• The preceding examples of configurations for attaching the fork assembly 12 to the main frame 20, many more of which are within the scope of the present disclosure, demonstrate how the battery 18 can be secured within the down tube 22. The term “secure” in this context refers to the degree of difficulty in accessing the battery 18 without authorisation, in that such access would be sufficiently difficult and time-consuming to accomplish that it would likely not even be attempted. If so desired, the battery 18 may also be secured by mounting an accessory to add an additional layer over the opening 27, such as a basket 28 (see FIG. 1). The battery 18 can therefore be considered to be an integrated battery 18 with the main frame 20.
  • Referring now to FIGS. 3A and 3B, the battery 118 can also be secured in the seat tube 123. In such an embodiment, the battery compartment 140 is located within the seat tube 123 against its inner surface 123B at a lower end of the seat tube 123, thereby helping to maintain a low center of gravity for the main frame 120. Such a lower end of the seat tube 123 can be close to the bottom bracket shell, for example. At a distal, top end 126 of the seat tube 123, which is opposite to its lower end, there is an opening 127 through which the battery 118 can be inserted into the seat tube 123 along the insertion direction C. As with the opening in the down tube described above, the shape of the opening 127 generally corresponds to that of the battery 118, but the opening 127 can also have any other suitable shape. The top end 126 also has a slot 129, which is an aperture in an external side surface of the seat tube 123. The slot 129 can receive therein an extremity of a top tube (not shown) of the main frame 120.
  • The battery 118 can be secured within the seat tube 123 according to any one of the following non-limitative techniques. A first technique involves inserting the seat post 116 of the bicycle 100 through the opening 127 in the seat tube 123. In so doing, the body of the seat post 116 blocks the opening 127, thereby further concealing the battery 118 and preventing relatively easy access thereto. Anyone wishing to access the opening 127 (or the battery 118) would therefore need to remove the seat post 116 of the bicycle 100, only to then still have to retrieve the battery 118 through the relatively small opening 127 in the seat tube 123, and then re-insert the seat post 116 in order to be able to ride the bicycle 100. Such unauthorised access would likely prove too time-consuming, inconvenient, or difficult, and would therefore probably not be attempted.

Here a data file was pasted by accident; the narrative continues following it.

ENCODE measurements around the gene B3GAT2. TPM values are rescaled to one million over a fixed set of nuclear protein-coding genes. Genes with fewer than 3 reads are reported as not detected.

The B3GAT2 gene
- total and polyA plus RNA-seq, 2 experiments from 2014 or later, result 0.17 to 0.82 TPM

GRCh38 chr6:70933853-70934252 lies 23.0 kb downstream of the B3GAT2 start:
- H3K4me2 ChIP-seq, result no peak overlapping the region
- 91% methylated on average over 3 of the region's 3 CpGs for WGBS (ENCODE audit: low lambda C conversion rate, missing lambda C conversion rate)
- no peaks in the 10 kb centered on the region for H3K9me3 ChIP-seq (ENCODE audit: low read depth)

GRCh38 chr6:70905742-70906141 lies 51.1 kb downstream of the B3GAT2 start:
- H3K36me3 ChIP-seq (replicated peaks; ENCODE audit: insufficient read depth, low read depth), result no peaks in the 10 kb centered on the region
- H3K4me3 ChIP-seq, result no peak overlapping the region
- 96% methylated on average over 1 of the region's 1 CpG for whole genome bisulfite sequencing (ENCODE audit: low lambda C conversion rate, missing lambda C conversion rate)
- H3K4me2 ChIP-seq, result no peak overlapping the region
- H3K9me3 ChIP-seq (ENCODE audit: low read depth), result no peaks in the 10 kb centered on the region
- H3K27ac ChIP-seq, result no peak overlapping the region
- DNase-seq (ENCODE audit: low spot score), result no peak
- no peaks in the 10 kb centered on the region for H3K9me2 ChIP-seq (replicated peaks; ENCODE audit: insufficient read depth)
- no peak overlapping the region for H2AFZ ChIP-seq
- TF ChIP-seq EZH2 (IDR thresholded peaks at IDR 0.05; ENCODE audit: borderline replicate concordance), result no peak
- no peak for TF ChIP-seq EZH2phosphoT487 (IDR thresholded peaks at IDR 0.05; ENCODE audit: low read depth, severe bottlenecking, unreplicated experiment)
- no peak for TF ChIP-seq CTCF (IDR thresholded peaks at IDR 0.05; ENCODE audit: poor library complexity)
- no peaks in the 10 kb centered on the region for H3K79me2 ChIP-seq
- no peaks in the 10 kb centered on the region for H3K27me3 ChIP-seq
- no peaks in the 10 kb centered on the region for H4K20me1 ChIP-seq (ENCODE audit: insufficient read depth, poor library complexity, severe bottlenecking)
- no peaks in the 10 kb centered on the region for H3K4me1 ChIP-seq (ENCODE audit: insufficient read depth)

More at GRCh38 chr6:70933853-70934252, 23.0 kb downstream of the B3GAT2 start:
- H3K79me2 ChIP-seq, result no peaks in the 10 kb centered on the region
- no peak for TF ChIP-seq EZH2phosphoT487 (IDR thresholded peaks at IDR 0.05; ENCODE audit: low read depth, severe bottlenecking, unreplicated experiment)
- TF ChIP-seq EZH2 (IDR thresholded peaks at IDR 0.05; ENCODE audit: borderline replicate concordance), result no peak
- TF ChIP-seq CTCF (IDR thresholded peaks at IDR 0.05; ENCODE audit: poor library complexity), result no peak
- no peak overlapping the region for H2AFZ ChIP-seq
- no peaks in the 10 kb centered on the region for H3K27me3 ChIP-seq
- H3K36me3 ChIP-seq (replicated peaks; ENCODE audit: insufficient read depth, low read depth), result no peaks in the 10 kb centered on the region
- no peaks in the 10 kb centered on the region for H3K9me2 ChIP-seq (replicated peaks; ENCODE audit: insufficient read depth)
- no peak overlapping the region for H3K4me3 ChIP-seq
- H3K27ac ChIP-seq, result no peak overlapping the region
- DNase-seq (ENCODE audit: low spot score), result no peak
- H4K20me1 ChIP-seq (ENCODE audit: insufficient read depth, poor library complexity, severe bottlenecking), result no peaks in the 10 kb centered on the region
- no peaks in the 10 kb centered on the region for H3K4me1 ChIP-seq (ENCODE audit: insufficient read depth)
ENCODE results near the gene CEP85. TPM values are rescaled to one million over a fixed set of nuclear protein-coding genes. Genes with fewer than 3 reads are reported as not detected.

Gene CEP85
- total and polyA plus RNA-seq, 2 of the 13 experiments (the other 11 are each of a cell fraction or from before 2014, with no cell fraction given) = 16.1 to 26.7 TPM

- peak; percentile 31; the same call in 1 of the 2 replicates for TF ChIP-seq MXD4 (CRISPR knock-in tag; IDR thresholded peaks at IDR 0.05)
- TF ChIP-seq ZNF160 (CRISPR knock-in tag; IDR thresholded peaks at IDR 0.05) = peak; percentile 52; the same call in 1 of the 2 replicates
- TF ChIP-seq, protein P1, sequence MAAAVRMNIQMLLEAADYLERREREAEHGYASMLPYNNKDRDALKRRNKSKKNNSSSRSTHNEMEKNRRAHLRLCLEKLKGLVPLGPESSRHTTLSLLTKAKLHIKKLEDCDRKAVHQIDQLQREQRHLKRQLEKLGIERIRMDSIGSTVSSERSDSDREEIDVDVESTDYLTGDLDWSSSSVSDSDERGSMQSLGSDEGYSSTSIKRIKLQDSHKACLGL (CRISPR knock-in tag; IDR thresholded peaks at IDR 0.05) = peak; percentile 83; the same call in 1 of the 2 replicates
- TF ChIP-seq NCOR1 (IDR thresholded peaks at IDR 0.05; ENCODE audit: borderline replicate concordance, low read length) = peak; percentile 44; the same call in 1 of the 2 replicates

• The second technique involves inserting an extremity of the top tube of the main frame 120 through the slot 129. In so doing, the extremity of the top tube blocks the slot 129, thereby preventing easy access to the battery 118 within the seat tube 123 via the opening 127. Anyone wishing to access the battery 118 would therefore need to remove the top tube of the main frame 120, only to then still have to retrieve the battery 118 through the relatively small opening 127 in the seat tube 123. Such unauthorised access would likely prove too time-consuming, inconvenient, or difficult, and would therefore probably not be attempted.
  • Still referring to FIGS. 3A and 3B, a method for securing a battery 118 within the frame 120 of the bicycle 100 is also disclosed. The method includes inserting the battery 118 within one or both of the down tube and seat tube 123, via an opening 127 in the tube. The method also includes positioning the battery 118 in a battery compartment 140 within the selected tube, such as with the various mechanisms described above. The method also includes blocking the opening 127 of the tube through which the battery 118 was inserted with a member of the bicycle 100. The term “member” or “structural member” in this context refers to any component of the bicycle 100. As such, the member may be the seat post 116, the top tube, or the fork assembly and fork stem, to name just a few examples. Other members are also possible and within the scope of the present disclosure.
  • It can thus be appreciated that the techniques disclosed herein to secure the battery 18,118 in place and restrict or prevent access thereto facilitate the use of a relatively powerful battery 18,118. It is generally understood that powerful batteries 18,118 (i.e. those which can power a high-output motor, or last longer) are typically more expensive, and can thus make tempting targets for thieves. Such batteries 18,118 are also heavier than conventional batteries. By securing the battery 18,118 within a lower portion of the main frame 20,120 and restricting/preventing access thereto, the user of the bicycle 10,100 is able to benefit from a more powerful battery 18,118.